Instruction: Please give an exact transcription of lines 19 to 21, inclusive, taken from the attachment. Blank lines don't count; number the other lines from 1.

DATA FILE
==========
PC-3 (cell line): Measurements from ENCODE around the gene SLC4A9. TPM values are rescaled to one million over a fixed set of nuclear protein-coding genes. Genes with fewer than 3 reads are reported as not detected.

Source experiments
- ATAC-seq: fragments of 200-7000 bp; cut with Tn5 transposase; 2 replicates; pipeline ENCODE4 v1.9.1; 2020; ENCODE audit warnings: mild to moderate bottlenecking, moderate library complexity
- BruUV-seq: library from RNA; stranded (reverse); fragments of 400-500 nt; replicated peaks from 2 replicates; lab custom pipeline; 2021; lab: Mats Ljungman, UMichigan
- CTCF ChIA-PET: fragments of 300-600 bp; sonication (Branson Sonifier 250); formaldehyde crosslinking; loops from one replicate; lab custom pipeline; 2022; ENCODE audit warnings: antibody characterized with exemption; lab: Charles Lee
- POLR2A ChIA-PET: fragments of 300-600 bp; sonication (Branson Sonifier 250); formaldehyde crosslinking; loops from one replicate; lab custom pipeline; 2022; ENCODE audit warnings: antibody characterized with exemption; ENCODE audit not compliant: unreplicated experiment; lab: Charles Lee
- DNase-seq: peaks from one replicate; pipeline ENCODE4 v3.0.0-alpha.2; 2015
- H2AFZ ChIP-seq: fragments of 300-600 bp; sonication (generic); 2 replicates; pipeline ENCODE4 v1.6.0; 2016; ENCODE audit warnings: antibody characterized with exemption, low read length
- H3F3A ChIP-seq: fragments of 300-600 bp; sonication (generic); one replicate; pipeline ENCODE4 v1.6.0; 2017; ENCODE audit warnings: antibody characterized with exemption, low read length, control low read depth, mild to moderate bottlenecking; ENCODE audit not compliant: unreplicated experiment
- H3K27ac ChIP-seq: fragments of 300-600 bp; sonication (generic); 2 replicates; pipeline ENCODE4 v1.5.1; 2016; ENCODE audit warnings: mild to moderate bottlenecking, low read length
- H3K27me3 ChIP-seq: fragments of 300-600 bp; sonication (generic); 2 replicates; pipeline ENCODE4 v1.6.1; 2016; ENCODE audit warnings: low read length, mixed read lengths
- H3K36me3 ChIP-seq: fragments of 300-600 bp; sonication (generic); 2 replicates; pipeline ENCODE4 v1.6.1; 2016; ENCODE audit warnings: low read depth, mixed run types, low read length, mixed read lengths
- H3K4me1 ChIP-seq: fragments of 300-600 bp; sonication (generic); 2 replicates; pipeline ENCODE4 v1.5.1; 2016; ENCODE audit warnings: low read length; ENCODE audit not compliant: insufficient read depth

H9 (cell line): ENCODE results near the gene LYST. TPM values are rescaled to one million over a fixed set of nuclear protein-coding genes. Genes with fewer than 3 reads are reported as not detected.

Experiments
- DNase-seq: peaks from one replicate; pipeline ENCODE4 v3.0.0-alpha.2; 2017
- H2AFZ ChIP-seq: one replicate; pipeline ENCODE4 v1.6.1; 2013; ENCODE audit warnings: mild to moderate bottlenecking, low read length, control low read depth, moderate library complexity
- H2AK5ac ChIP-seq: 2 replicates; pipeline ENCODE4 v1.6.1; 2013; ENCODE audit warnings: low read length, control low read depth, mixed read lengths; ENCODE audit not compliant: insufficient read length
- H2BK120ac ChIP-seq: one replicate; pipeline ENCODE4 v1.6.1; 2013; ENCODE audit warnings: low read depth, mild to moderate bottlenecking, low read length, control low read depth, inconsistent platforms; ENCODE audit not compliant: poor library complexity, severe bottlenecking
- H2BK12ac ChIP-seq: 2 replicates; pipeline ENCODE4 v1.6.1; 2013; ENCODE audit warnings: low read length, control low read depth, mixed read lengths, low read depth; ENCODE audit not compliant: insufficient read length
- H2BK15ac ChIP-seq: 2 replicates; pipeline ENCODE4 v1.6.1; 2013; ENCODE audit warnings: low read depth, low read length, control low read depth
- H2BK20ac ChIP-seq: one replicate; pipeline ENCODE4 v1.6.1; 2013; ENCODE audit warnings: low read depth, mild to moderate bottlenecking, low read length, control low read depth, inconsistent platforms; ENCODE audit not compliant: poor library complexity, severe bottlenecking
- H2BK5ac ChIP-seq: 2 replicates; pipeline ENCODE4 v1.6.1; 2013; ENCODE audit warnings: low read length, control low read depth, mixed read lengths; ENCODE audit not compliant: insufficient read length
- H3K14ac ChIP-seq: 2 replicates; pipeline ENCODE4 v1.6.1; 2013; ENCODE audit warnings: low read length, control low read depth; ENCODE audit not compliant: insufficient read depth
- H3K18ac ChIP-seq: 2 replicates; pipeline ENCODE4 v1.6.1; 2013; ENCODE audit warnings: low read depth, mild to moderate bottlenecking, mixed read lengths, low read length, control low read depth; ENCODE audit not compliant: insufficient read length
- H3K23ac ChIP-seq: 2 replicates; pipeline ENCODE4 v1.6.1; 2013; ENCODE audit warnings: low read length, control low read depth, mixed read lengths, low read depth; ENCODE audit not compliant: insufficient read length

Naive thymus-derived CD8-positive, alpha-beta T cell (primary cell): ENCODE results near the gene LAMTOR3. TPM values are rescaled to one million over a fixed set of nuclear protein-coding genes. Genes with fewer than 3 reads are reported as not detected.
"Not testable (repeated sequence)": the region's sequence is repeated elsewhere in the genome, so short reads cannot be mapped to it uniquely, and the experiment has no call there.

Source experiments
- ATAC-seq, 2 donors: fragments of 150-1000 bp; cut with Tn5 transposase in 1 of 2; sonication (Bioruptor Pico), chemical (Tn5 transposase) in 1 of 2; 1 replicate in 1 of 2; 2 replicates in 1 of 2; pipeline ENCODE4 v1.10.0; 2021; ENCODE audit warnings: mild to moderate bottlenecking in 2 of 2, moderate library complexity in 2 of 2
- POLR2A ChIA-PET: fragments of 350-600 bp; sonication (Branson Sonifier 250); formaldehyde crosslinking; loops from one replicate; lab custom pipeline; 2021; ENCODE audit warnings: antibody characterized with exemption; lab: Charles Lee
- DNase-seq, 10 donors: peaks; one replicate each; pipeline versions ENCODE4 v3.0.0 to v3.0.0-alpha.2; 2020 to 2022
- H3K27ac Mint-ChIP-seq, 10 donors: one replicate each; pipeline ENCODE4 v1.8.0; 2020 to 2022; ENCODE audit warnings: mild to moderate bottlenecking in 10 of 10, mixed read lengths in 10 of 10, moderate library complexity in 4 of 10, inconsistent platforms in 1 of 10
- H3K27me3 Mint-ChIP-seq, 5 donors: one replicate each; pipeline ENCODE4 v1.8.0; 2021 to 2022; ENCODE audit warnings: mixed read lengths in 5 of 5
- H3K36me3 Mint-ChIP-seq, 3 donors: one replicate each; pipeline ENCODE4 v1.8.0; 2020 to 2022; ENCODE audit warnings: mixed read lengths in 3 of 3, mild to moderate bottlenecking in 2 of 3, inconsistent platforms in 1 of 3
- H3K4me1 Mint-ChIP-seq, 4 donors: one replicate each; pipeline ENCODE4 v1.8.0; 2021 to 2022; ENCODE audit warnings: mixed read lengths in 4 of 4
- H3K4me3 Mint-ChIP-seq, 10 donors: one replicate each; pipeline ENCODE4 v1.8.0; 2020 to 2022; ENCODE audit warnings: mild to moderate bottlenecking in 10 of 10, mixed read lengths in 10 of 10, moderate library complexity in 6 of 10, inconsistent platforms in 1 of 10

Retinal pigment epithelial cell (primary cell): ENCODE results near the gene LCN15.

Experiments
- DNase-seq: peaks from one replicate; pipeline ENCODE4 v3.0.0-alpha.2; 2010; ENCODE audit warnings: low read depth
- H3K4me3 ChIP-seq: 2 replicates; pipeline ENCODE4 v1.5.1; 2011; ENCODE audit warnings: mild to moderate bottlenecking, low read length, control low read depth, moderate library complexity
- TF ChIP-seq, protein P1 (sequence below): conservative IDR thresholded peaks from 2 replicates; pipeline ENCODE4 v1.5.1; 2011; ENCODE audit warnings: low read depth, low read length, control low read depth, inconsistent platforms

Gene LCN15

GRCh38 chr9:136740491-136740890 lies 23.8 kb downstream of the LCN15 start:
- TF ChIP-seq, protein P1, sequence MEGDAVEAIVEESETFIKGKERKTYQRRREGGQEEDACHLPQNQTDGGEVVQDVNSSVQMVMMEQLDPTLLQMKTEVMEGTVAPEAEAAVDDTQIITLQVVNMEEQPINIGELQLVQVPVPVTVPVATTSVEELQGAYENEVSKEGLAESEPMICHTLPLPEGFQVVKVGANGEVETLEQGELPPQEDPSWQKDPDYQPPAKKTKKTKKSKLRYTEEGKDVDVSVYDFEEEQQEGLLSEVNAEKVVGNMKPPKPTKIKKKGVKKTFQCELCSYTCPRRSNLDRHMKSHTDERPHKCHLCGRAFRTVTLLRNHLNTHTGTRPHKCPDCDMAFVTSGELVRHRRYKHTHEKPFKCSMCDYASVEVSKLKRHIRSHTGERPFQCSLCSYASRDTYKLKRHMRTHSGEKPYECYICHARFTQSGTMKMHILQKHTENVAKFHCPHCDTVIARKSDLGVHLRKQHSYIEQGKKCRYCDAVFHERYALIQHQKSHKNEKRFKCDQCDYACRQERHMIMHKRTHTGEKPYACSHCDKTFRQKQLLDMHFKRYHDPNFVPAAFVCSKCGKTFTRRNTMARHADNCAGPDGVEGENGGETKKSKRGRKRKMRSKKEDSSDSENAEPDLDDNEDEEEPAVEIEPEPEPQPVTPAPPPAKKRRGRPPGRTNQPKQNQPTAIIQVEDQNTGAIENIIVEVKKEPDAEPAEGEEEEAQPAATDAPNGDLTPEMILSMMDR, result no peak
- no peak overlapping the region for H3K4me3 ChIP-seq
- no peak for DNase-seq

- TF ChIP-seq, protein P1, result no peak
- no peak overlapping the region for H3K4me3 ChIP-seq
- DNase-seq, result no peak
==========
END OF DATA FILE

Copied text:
- H2BK120ac ChIP-seq: one replicate; pipeline ENCODE4 v1.6.1; 2013; ENCODE audit warnings: low read depth, mild to moderate bottlenecking, low read length, control low read depth, inconsistent platforms; ENCODE audit not compliant: poor library complexity, severe bottlenecking
- H2BK12ac ChIP-seq: 2 replicates; pipeline ENCODE4 v1.6.1; 2013; ENCODE audit warnings: low read length, control low read depth, mixed read lengths, low read depth; ENCODE audit not compliant: insufficient read length
- H2BK15ac ChIP-seq: 2 replicates; pipeline ENCODE4 v1.6.1; 2013; ENCODE audit warnings: low read depth, low read length, control low read depth